9.1 Basic Principle of Inertial Navigation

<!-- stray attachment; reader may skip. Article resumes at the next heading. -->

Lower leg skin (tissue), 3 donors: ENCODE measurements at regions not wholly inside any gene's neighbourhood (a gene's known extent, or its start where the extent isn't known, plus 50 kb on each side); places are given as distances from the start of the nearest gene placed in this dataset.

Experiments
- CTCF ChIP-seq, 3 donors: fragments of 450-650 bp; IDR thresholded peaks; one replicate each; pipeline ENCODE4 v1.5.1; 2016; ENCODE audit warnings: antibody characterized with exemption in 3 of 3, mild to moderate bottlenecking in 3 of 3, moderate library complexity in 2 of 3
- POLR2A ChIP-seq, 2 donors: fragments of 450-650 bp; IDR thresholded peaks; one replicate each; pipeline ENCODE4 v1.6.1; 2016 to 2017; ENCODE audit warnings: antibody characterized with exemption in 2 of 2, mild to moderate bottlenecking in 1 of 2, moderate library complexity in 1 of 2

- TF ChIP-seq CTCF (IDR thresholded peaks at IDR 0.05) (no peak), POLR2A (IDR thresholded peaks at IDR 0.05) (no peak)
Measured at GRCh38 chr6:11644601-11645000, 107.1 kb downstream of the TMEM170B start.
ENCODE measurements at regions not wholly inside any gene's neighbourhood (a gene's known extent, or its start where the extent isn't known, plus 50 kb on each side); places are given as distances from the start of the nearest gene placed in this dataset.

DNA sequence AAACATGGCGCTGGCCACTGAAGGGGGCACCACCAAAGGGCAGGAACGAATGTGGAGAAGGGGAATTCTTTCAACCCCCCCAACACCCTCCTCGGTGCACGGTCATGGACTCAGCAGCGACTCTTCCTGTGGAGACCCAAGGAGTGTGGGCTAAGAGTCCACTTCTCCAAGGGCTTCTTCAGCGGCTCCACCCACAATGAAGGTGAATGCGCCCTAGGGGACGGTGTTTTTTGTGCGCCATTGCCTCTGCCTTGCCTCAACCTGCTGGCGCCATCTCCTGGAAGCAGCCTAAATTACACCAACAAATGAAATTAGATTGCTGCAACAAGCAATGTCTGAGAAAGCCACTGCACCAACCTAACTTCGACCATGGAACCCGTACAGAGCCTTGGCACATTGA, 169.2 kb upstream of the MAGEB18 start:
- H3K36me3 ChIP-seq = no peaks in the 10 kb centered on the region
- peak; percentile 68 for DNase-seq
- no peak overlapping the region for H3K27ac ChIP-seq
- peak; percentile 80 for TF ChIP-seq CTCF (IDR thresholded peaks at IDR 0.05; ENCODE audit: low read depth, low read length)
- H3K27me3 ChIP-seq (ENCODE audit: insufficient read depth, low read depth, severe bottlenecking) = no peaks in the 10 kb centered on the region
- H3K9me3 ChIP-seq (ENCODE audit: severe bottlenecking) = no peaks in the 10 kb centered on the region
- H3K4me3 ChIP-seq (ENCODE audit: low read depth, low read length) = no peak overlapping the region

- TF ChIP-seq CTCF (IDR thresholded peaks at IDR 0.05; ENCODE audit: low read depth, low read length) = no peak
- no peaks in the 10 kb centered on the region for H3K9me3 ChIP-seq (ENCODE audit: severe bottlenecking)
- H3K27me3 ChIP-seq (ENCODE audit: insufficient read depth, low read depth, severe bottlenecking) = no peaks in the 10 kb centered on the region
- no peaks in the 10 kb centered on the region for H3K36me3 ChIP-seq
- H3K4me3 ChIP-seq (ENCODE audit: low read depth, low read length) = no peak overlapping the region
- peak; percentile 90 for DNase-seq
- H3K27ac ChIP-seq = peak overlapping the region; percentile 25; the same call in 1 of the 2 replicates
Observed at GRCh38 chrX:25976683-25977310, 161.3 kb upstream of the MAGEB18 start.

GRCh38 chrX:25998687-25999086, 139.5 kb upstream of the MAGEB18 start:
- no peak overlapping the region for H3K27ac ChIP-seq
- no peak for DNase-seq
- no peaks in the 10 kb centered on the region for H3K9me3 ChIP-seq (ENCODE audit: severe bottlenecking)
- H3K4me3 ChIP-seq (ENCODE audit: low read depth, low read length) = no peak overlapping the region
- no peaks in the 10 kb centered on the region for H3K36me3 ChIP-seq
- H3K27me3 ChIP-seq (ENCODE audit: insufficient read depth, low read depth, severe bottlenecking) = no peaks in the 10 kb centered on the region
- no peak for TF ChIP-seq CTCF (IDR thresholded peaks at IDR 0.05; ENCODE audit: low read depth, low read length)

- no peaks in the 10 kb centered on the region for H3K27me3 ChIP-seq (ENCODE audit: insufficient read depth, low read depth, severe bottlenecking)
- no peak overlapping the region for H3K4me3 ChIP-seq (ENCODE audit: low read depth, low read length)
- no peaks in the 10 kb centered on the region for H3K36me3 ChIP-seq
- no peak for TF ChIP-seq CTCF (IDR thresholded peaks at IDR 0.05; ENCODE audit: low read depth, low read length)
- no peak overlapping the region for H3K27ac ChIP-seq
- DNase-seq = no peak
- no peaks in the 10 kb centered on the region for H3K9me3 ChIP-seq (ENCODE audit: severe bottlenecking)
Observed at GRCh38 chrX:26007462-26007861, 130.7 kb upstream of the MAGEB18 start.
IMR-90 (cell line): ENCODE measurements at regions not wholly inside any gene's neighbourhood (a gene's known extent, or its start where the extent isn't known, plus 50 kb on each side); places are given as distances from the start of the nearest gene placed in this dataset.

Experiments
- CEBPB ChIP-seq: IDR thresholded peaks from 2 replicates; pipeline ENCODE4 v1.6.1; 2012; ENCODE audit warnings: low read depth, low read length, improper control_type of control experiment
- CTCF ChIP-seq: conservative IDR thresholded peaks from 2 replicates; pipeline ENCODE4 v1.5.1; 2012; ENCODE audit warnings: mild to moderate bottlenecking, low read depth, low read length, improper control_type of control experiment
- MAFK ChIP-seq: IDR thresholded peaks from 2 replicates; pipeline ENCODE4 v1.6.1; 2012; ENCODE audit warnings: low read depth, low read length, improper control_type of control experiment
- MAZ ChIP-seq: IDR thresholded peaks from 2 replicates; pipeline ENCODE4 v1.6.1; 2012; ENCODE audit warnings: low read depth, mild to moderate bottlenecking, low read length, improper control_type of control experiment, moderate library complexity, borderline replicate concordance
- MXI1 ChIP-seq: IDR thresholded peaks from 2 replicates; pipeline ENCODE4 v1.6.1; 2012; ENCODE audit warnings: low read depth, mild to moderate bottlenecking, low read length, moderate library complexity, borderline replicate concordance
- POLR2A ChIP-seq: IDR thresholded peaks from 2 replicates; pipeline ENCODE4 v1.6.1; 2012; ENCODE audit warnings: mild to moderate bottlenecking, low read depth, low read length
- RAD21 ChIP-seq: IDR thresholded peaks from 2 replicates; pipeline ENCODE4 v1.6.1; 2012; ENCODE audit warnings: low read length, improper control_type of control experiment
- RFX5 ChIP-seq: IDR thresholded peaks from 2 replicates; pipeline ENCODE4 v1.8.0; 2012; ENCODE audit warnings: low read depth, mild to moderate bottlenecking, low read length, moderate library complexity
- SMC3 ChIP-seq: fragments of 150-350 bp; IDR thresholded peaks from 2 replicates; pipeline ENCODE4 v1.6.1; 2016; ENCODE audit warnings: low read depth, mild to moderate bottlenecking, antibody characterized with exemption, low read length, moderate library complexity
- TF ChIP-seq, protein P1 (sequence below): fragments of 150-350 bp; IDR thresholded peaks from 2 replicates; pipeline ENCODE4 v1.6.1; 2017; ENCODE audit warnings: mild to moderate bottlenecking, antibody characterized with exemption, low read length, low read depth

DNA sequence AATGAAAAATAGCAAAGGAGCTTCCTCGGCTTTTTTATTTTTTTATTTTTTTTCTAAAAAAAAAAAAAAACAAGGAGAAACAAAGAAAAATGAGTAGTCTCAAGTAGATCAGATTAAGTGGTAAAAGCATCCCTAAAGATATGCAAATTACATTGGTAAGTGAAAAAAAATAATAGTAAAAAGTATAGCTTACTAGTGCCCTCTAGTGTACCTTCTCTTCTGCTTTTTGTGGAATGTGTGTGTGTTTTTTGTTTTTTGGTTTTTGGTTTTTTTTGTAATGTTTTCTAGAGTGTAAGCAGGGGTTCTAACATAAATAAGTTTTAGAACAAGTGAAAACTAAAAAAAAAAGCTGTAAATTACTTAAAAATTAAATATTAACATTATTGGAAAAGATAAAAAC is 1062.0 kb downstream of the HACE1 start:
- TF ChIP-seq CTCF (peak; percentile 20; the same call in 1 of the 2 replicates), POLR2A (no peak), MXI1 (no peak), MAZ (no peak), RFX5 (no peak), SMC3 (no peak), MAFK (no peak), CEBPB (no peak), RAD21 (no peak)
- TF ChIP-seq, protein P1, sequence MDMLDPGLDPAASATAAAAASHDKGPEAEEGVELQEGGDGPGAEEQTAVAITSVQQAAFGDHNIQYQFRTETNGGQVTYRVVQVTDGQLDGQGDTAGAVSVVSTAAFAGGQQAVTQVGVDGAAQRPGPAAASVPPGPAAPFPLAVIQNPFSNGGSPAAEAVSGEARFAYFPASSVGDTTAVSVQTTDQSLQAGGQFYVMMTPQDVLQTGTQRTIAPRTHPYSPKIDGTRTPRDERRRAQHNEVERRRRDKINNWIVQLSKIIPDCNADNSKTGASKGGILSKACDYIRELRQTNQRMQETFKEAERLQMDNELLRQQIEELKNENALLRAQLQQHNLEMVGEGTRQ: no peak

Inertial navigation is unique among navigation systems in that it requires no external references and can be carried out entirely by the measurement of acceleration within the vehicle. The initial position and state of motion of the vehicle has to be known but then all subsequent tracks and locations can be determined. The principle is illustrated in Figure 9.1 for a vehicle starting at rest and then moving on a flat surface for 600 s with two accelerometers fitted orthogonal to each other aligned along x and y directions. As shown in Figure 9.1a, an initial acceleration is applied in the x‐direction that builds quickly to 1 m s−2 and then slowly decreases as the wind resistance builds up reducing after about three minutes to zero. Integrating the acceleration with respect to time yields the velocity as a function of time illustrated in Figure 9.1b and during the acceleration phase the calculation shows that vehicle’s x‐velocity increases to vx = 52.6 m s−1. Integrating the velocity with respect to time gives the distance traveled and Figure 9.1c shows how the distance increases in the x‐direction with time.